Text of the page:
In Germany, 2.8 million vehicles would have to be recalled, followed by the UK, with 1.2 million. In France, 984,064 vehicles were affected, in Austria around 360,000, while in the Czech Republic approximately 148,000 vehicles were involved. In Portugal, VW said it had sold 94,400 vehicles with the rogue software. The repair may not, however, require a recall: in the UK, for example, the company will simply offer to repair the cars free of charge; a recall is only required when a defect is identified that could result in serious injury. As the rules violation involved enabling emission controls during testing, but turning it off under normal conditions to improve performance or fuel mileage, the necessary software update might make cars perform less efficiently and impair fuel economy.
It was unclear as of September 2015 whether the repair would also include additional hardware modification. The recall was scheduled to start in January 2016, with all affected cars projected to be fixed by the end of the year. The company also announced a review of all of its brands and models, including the Bugatti’s.
On 8.10.2015, Volkswagen US CEO Michael Horn said in testimony that it could nevertheless take years to repair all the cars, especially the older models, due to the complex hardware and software changes that will be required. He also said that the repairs will likely preserve fuel economy ratings but, that there might be a slight impact on performance. In Europe, almost half of the affected cars require hardware changes, including the fitting of new parts, in order to meet emission standards.
On 10.10.2015, Consumer Reports tested a 2015 Jetta TDI and a 2011 Jetta Sportwagen TDI in what they presumed was the special emissions testing, or cheat, mode. The 0 to 60 mph (0 to 97 km/h) acceleration time of the 2011 Jetta increased from 9.9 to 10.5 seconds, and the 2015 car’s time went from 9.1 to 9.2 seconds. The fuel economy of the 2011 car decreased from 50 to 46 mpg-US (4.7 to 5.1 L/100 km; 60 to 55 mpg-imp) and the 2015 car’s fuel economy decreased from 53 to 50 mpg-US (4.4 to 4.7 L/100 km; 64 to 60 mpg-imp). Consumer Reports’ Director of Auto Testing said that while the added fuel costs, may not be very dramatic, these cars may no longer stand out among the many competitors. The method the magazine used to engage cheat mode while driving required making assumptions about the ECU’s operations. Because disabling electronic stability control is a necessary step for running a car on a dynamometer, the magazine assumed that this would put the car in cheat mode. In order to keep the electronic stability control from reactivating while driving, they disconnected the cars’ rear wheel speed sensors, simulating the inputs the ECU receives while the car is on a stationary test rig, even though it was being driven on the road. Besides front and rear wheel speeds, the EPA had said that steering wheel movement, barometric pressure and duration of engine operation were factors in triggering cheat mode.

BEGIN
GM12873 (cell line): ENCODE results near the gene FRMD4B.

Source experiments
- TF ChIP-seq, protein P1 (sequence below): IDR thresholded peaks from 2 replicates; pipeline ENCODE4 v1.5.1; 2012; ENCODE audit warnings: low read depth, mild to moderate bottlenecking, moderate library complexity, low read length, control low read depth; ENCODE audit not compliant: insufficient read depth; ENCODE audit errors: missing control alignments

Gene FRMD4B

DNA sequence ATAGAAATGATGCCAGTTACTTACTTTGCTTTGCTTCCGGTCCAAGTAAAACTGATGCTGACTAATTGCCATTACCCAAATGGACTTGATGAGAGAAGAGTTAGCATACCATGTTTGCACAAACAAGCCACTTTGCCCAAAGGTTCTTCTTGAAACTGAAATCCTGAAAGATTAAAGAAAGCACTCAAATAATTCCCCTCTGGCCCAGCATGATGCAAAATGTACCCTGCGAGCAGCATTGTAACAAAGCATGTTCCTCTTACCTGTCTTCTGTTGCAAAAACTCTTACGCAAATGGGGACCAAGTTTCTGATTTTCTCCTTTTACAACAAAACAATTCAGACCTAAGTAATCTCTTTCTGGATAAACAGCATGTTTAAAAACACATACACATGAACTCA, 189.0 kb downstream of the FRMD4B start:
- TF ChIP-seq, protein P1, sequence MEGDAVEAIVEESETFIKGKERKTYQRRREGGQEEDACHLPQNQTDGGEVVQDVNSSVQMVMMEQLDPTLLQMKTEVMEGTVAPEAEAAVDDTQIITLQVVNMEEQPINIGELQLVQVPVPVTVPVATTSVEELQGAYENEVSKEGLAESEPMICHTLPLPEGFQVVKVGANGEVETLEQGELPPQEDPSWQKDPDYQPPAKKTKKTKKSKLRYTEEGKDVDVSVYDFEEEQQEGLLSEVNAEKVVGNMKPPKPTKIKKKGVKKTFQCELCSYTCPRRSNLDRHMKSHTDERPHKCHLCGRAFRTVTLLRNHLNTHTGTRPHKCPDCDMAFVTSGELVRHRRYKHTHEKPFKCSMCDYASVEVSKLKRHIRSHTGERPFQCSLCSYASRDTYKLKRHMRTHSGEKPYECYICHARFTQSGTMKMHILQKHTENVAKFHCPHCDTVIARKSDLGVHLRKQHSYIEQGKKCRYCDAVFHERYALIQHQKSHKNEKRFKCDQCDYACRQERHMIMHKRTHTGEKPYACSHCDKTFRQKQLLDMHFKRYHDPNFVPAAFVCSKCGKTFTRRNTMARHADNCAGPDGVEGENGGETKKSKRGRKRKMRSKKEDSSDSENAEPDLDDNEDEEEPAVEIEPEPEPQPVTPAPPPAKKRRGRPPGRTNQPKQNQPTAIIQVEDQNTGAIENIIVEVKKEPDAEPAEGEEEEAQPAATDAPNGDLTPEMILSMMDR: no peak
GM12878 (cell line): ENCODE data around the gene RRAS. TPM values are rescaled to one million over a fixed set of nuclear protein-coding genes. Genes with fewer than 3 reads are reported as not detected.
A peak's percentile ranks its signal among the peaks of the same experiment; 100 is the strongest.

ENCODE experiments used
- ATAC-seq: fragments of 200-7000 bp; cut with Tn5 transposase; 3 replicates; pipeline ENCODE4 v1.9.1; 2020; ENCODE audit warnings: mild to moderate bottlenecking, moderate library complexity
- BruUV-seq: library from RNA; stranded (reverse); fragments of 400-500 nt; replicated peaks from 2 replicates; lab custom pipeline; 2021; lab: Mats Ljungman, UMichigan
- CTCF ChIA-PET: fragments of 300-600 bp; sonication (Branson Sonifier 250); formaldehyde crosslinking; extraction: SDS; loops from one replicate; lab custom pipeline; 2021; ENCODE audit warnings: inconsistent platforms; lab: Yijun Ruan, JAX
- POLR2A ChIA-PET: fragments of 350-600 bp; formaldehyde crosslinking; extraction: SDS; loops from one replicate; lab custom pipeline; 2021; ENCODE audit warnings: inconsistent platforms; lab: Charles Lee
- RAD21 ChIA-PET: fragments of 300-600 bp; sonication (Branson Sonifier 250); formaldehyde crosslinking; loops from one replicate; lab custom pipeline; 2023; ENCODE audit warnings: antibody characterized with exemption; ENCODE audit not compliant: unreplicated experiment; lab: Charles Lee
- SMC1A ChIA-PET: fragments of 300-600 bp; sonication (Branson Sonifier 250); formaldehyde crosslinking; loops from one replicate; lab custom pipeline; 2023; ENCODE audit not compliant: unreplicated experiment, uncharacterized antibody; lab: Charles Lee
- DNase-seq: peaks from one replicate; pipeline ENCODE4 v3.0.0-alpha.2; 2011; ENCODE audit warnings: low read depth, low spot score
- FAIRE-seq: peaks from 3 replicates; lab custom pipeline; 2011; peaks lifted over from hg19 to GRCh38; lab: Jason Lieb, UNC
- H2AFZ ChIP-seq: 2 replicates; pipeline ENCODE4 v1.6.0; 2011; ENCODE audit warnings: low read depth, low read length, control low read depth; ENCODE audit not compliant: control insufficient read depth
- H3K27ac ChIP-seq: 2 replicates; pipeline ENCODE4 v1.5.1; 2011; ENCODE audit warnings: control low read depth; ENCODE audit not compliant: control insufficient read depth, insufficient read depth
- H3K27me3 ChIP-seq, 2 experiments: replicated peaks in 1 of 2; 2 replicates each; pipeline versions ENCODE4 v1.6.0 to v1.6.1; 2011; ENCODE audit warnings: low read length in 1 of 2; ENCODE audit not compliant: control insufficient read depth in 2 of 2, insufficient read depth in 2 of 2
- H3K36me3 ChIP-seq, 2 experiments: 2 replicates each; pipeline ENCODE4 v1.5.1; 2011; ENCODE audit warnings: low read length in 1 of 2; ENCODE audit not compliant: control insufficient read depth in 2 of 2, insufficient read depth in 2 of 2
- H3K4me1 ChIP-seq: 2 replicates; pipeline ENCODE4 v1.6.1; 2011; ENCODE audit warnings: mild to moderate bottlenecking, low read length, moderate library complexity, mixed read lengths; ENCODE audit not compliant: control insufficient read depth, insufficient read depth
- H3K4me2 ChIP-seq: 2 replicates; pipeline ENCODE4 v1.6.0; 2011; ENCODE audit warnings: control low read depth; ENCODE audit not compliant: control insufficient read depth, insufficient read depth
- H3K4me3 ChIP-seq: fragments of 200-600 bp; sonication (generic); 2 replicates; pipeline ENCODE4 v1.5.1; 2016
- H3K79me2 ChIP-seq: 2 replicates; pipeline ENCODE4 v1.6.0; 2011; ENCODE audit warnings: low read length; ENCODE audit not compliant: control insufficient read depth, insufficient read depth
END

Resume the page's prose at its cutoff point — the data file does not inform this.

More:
On 12.10.2015, Paul Willis, Volkswagen’s UK managing director, told the Commons Transport Select Committee that about 400,000 Volkswagen cars in the UK will need fuel injectors altered as well as a software fix. The vehicles requiring the hardware fix are the 1.6 liter diesel models. The 1.2 liter and 2.0 liter diesel models would only require a software fix.
For Concerned Customers
On the same day, Volkswagen announced it would overhaul its entire diesel strategy, saying that in Europe and North America it will switch as soon as possible to the use of selective catalytic reduction technology to improve diesel emissions. It also announced plans to accelerate the development of electric cars and plug-in hybrids, as well as petrol, instead of diesel engines for smaller cars. On 12-13 October 2015, Volkswagen Group vehicle drivers in the UK started receiving notification letters, to rectify the problem.
All of the above sounds incredibly complex and not very flattering for Volkswagen as a whole. You’re probably asking yourself – if I have a Volkswagen automobile, how much does any of the above affect me?
The easiest way to find out whether you’re affected is to check your V5C documents and service books to see if you have the Type EA189 engine. You can also call the VW UK customer care center to confirm your engine type. You, as a driver, are under no obligation to send the vehicles back to Volkswgaen dealerships to get them modified, according to the Department for Transport. Motorists would not be fined if their cars weren’t fixed, but it appears to be in their interest to do that. It’s possible that the necessary software update will leave drivers with a car that doesn’t perform as efficiently as they were told it would when they bought it. You may also face higher fuel bills as tighter controls on the car’s emissions will lower its fuel economy.
However, that’s not to say that you can’t get any compensation. If your diesel car has a Type EA189 engine and is one of the makes affected, you could be entitled to compensation. The key issue facing drivers that have been affected by the scandal is the loss of car’s value. As well as increased fuel costs for drivers, the overall value of the vehicle is likely to decrease. Road tax also looks set to rise for these vehicles, as well as expenses associated with future repairs, according to several legal professionals. Volkswagen car’s owners could possibly have valid claims for breach of contract as they have purchased the vehicles as a result of misrepresentations relating to emission levels. Another fortunate thing for you is that the insurers say that it is unlikely that drivers’ car insurance is going to be affected in any way.
Early signs show that resales of Volkswagen automobiles have taken a small hit following the emissions scandal. Various data from several car trends experts tells us that the resale value of used Volkswagen cars fell 0.2 per cent in September versus a 2.8 per cent rise in the wider market. Drivers of the affected cars would be wise to keep some proof that the software has been corrected if they want to sell them in the future. Moreover, the scandal has put diesel under the microscope and it now appears that the cars aren’t nearly as “green” as they were initially considered to be. This means that the governments will be more likely to levy higher taxes on diesel cars – and consumers would, as a result, be less likely to want to purchase them. It goes without saying that that would do even more damage to Volkswagen in the long term than has already been done. The company could face billions of dollars in fines from the EPA and, potentially, other government agencies around the world. There’s also the chance of civil lawsuits launched by consumers who have been wronged by Volkswagen’s actions.